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Bone. 2019 Aug 4;127:635-645. doi: 10.1016/j.bone.2019.08.002. [Epub ahead of print]

Are we crying Wolff? 3D printed replicas of trabecular bone structure demonstrate higher stiffness and strength during off-axis loading.

Author information

1
Department of Biology, Winthrop University, Rock Hill, SC 29733, USA.
2
Department of Biology, Winthrop University, Rock Hill, SC 29733, USA; Department of Veterinary Biomedical Sciences, College of Veterinary Medicine, Long Island University, Brookville, NY 11548, USA. Electronic address: Meir.Barak@liu.edu.

Abstract

Roux's principle of bone functional adaptation postulates that bone tissue, and particularly trabecular bone tissue, responds to mechanical stimuli by adjusting (modeling) its architecture accordingly. Hence, it predicts that the new modeled trabecular structure is mechanically improved (stiffer and stronger) in line with the habitual in vivo loading direction. While previous studies found indirect evidence to support this theory, direct support was so far unattainable. This is attributed to the fact that each trabecular bone is unique, and that trabecular bone tissue tends to be damaged during mechanical testing. Consequently, a unique modeled trabecular structure can be mechanically tested only along one direction and a comparison to other directions for that specific structure is impossible. To address this issue, we have 3D printed 10 replicas of a trabecular structure from a sheep talus cropped along the 3 principal axes of the bone and in line with the principal direction of loading (denoted on-axis model). Next, we have rotated the same cropped trabecular structure in increments of 10° up to 90° to the bone principal direction of loading (denoted off-axis models) and printed 10 replicas of each off-axis model. Finally, all on-axis and off-axis 3D printed replicas were loaded in compression until failure and trabecular structure stiffness and strength were calculated. Contrary to our prediction, and conflicting with Roux's principle of bone functional adaptation, we found that a trabecular structure loaded off-axis tended to have higher stiffness and strength values when compared to the same trabecular structure loaded on-axis. These unexpected results may not disprove Roux's principle of bone functional adaptation, but they do imply that trabecular bone adaptation may serve additional purposes than simply optimizing bone structure to one principal loading scenario and this suggests that we still don't fully understand bone modeling in its entirety.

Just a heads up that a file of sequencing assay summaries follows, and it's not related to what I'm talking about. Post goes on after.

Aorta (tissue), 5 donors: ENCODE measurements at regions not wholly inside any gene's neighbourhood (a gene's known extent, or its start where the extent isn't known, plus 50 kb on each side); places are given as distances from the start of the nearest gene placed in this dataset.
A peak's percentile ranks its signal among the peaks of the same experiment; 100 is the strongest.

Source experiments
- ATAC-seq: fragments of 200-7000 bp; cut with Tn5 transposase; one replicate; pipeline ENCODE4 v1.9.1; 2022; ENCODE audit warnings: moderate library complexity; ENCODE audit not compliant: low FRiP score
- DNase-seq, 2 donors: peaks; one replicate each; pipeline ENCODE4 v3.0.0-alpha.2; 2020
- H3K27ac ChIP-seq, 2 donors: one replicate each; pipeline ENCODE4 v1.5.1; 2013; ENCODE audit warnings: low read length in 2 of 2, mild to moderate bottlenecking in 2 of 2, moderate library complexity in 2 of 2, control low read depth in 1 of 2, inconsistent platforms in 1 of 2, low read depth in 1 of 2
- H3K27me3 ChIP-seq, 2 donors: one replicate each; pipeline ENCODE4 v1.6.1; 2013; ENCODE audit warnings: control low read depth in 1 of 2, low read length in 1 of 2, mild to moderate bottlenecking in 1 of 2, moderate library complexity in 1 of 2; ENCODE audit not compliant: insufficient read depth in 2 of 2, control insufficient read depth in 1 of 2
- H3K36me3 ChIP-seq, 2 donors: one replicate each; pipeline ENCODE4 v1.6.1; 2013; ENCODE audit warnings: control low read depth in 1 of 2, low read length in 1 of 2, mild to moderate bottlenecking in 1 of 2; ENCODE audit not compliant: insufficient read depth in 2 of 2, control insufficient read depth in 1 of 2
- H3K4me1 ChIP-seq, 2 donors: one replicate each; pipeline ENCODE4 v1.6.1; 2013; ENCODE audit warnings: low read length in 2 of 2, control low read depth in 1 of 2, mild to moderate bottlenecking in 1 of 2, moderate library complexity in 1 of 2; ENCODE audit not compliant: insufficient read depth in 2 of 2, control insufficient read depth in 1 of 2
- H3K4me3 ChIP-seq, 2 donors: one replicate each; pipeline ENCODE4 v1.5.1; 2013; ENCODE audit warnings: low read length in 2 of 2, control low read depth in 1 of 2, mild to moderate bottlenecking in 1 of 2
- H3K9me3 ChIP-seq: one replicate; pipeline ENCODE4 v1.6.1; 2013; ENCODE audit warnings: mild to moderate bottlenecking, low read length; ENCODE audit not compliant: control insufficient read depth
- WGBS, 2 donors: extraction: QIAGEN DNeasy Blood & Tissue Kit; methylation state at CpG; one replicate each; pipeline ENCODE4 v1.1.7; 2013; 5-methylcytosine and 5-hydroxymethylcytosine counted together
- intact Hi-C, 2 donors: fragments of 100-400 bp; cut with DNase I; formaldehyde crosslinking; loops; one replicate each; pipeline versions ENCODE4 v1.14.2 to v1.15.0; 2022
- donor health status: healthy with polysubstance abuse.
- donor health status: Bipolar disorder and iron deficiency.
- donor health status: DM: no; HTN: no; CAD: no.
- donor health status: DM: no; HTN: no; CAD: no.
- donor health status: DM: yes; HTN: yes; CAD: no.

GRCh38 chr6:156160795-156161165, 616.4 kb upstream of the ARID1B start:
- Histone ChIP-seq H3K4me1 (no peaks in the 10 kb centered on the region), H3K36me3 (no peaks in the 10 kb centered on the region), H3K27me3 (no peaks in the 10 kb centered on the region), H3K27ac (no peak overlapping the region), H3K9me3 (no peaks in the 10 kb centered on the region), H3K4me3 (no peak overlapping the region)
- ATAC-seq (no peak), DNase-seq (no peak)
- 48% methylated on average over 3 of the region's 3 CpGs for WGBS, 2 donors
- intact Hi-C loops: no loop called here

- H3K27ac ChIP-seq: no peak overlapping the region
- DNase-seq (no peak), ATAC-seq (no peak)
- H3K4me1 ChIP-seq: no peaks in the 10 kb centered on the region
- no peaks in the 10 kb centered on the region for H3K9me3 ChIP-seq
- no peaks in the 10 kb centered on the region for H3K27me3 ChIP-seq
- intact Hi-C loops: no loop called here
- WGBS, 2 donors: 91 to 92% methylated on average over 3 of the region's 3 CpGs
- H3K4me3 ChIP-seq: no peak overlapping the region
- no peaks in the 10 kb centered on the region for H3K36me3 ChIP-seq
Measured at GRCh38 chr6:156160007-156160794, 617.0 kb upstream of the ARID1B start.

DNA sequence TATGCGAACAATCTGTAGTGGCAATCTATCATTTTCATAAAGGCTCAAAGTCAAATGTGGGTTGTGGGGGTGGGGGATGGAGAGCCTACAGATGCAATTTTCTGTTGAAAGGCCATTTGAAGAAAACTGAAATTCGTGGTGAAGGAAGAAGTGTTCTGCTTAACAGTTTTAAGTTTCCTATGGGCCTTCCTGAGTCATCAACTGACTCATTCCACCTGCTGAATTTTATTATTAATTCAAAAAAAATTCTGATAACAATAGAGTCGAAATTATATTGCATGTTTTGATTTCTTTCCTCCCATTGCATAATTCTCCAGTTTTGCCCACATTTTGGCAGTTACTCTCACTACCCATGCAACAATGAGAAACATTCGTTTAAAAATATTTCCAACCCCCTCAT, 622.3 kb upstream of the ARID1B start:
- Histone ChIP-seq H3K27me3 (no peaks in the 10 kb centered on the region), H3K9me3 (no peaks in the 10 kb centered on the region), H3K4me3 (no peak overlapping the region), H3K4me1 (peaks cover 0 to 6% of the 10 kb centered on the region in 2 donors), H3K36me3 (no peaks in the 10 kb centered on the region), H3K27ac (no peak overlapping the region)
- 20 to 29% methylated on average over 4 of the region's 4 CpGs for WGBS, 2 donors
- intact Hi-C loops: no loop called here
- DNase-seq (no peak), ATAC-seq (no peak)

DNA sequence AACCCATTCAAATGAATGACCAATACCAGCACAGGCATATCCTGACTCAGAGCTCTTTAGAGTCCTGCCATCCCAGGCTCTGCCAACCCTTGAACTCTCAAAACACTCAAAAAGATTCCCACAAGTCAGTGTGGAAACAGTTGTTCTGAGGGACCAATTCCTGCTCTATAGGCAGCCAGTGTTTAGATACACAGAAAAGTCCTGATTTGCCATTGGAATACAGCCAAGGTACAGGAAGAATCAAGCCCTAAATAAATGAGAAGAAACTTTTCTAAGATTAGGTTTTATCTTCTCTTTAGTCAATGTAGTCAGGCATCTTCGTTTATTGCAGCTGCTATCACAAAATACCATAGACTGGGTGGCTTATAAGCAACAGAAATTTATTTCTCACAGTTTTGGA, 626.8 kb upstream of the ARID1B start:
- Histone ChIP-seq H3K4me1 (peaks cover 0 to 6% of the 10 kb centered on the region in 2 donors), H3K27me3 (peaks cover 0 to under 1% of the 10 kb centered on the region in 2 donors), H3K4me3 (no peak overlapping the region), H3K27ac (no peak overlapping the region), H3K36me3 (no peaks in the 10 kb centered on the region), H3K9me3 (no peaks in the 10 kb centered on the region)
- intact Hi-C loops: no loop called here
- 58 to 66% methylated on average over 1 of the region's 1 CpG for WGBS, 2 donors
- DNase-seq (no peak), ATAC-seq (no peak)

KEYWORDS:

3D printing; Bone adaptation; Bone modeling; Stiffness; Strength; Trabecular bone

PMID:
31390534
DOI:
10.1016/j.bone.2019.08.002

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